Effect of Operation Conditions during Fuel Starvation on Ruthenium Migration from Pt/Ru Anode Catalysts

Wednesday, May 14, 2014
Grand Foyer, Lobby Level (Hilton Orlando Bonnet Creek)
Y. Nedellec, M. Zaton (CNRS Montpellier, France), D. Jones (ICGM, Aggregates, Interfaces and Materials for Energy, CNRS Montpellier, France), M. Geymayer, V. Hacker (Graz University of Technology, Austria), T. Aarhaug, and S. Moller-Holst (SINTEF, Norway)
Membrane electrode assemblies developed for use with reformate and containing Pt/Ru (1:1) anode catalysts, have been submitted to a fuel starvation accelerated stress test (AST) protocol in combination with a range of different operation conditions The fuel-starved MEAs were aged under conditions enabling investigation of the effect of temperature (65, 85 °C), current density (200, 400 mA/cm2), relative humidity (40, 80% RH) and number of starvation/recovery cycles (up to 875 cycles). The MEAs were characterized following the AST using scanning electron microscopy (SEM) and energy dispersive X-ray spectrometry (EDS).  This characterization has proven to be particularly useful in understanding the mechanism of degradation leading to performance loss of fuel-starved MEAs, and in correlating the observed extent of MEA modification in terms of migration of catalyst species, to the electrochemical parameters observed in situ.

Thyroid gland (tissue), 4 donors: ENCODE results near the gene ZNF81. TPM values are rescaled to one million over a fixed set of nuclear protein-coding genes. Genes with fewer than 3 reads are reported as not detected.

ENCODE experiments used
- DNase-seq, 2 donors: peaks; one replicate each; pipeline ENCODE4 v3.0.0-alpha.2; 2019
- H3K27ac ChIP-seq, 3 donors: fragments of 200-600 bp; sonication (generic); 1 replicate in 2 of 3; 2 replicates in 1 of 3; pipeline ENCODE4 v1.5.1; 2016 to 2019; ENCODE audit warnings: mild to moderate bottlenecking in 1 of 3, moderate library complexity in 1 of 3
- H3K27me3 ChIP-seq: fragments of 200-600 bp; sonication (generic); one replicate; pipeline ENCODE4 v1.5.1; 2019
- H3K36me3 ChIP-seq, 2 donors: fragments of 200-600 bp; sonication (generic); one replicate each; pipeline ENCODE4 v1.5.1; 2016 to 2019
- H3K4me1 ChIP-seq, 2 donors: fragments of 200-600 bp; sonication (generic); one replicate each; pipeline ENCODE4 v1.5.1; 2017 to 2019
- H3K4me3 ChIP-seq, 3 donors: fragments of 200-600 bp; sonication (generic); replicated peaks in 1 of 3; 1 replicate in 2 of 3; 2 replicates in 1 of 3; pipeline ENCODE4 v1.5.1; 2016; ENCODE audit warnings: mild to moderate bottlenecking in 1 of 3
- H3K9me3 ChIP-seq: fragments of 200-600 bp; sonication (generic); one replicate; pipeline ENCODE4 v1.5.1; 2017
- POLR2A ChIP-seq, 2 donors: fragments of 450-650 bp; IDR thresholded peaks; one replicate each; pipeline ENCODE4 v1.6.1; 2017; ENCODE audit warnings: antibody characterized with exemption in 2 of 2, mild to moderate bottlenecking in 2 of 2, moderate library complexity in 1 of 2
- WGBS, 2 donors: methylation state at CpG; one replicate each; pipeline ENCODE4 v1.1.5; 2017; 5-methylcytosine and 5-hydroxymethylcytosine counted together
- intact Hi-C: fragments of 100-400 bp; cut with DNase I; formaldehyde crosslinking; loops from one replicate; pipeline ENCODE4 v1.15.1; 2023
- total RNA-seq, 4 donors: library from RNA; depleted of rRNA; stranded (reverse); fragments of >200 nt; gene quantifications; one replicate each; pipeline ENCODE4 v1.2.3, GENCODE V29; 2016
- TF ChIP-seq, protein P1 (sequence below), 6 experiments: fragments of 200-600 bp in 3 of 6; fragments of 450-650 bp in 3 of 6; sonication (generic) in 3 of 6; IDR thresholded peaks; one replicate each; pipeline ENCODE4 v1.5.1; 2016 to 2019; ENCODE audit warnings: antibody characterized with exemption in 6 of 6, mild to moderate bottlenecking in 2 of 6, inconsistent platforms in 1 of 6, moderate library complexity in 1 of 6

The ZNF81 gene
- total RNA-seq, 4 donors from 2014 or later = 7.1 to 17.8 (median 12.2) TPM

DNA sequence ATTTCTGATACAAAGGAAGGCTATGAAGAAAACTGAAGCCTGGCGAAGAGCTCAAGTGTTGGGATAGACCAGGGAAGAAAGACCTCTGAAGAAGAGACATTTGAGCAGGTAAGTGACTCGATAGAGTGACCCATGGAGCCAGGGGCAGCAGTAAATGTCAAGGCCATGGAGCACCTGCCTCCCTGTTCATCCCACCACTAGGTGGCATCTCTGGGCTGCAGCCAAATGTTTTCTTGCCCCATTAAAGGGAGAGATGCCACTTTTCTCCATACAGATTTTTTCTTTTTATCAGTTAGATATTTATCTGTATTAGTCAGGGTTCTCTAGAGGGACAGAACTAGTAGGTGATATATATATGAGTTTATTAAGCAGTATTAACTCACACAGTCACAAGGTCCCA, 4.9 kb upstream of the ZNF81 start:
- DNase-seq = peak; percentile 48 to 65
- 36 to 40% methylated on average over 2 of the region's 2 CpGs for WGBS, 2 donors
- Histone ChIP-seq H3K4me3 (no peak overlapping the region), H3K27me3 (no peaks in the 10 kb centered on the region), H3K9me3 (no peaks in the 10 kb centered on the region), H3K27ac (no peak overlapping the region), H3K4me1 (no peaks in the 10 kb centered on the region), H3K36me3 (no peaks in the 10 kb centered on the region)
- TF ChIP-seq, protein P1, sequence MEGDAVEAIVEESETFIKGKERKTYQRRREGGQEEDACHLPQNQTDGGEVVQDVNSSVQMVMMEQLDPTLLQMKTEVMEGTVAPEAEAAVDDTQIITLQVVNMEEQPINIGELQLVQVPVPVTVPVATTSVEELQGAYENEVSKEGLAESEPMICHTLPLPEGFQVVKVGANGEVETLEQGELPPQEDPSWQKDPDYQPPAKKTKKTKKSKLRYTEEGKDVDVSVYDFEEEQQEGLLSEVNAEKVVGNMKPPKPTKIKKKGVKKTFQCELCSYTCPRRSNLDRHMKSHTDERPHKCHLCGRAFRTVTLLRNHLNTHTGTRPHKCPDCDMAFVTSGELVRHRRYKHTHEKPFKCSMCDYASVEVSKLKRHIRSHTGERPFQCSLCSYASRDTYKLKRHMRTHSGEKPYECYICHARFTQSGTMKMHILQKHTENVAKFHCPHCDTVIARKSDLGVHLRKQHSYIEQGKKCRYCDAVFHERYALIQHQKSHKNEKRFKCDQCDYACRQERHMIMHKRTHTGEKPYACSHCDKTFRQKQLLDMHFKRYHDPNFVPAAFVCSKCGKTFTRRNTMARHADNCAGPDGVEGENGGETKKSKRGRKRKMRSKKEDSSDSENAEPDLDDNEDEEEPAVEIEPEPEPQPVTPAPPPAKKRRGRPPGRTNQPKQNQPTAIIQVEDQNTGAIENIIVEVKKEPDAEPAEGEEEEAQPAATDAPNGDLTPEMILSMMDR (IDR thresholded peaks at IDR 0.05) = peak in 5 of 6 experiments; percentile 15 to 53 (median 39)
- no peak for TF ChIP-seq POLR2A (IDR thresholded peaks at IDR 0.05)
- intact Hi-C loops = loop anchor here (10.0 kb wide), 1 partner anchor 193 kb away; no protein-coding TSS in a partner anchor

The results show different trends in the evolution of the Ru/Pt ratio at the anode inlet and outlet regions, which is not unexpected given the greater degree of fuel starvation to the MEA at the anode outlet region, than at the anode inlet. At the anode outlet, the Ru/Pt ratio is <1 in the catalyst layer under all AST conditions, indicating that Ru has been lost due to electrochemical corrosion and leaching. Further, the extent of this depletion appears to be strong, and similar in all cases (0.26-0.39). At the anode inlet, the Ru/Pt ratio in the used MEAs ranged from 1 (i.e. unchanged compared with the pristine MEA) to 0.48, and the exact ratio within this range depended closely on the applied AST conditions. Correlation was also observed between the anode catalyst layer thickness and the extent of Ru loss.   

The research leading to these results has received funding from the European Community’s Seventh Framework Programme (FP7/2010-2013) for the Fuel Cells and Hydrogen Joint Undertaking under grant agreement KEEPEMALIVE no. 245113.